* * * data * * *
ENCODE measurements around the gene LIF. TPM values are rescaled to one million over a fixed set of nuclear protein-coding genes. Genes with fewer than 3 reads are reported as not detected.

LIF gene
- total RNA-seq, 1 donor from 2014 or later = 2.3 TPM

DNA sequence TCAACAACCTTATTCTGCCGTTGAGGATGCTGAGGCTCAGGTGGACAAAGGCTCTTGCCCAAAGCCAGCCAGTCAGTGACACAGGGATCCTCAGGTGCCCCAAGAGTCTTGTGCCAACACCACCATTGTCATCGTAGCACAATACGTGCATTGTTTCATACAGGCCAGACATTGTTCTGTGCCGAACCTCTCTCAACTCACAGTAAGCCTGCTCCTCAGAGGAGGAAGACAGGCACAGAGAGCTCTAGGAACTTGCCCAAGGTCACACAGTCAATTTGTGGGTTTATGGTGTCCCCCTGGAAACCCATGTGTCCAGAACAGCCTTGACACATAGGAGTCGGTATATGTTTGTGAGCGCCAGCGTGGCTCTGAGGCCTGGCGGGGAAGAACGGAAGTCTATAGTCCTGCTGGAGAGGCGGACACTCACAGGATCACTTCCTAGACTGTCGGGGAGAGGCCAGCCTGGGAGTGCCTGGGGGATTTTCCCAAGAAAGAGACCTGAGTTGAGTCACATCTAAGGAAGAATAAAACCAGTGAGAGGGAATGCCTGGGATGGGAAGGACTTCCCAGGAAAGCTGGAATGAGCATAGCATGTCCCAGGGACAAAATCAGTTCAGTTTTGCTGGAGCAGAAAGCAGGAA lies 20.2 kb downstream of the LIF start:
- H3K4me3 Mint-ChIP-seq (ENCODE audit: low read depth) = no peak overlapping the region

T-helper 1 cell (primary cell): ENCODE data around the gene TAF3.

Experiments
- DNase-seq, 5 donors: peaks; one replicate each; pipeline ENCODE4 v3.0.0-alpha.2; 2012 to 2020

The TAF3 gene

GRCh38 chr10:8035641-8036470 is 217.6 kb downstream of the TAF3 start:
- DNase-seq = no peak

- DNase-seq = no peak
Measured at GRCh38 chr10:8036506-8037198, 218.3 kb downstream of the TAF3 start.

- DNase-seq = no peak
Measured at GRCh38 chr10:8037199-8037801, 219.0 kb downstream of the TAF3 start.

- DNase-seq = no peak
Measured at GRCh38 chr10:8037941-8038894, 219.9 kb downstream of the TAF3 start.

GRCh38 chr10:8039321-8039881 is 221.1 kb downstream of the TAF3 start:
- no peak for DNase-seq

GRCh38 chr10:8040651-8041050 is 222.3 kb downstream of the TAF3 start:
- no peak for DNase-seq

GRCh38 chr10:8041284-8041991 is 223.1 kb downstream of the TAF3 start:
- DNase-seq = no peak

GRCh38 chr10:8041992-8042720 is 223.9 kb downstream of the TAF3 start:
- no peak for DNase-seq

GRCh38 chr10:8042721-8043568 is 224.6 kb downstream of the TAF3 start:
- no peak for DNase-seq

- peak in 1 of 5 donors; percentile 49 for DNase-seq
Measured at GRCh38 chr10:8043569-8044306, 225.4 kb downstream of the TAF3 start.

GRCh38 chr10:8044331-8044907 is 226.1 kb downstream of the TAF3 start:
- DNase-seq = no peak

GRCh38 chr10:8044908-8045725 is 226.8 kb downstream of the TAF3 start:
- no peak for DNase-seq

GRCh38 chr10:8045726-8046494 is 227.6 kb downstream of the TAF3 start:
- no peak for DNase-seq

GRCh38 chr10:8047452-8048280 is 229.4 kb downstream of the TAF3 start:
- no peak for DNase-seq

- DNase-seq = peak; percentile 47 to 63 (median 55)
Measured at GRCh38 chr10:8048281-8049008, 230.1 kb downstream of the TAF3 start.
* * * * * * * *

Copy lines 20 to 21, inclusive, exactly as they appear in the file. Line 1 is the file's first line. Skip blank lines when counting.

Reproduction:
GRCh38 chr10:8040651-8041050 is 222.3 kb downstream of the TAF3 start:
- no peak for DNase-seq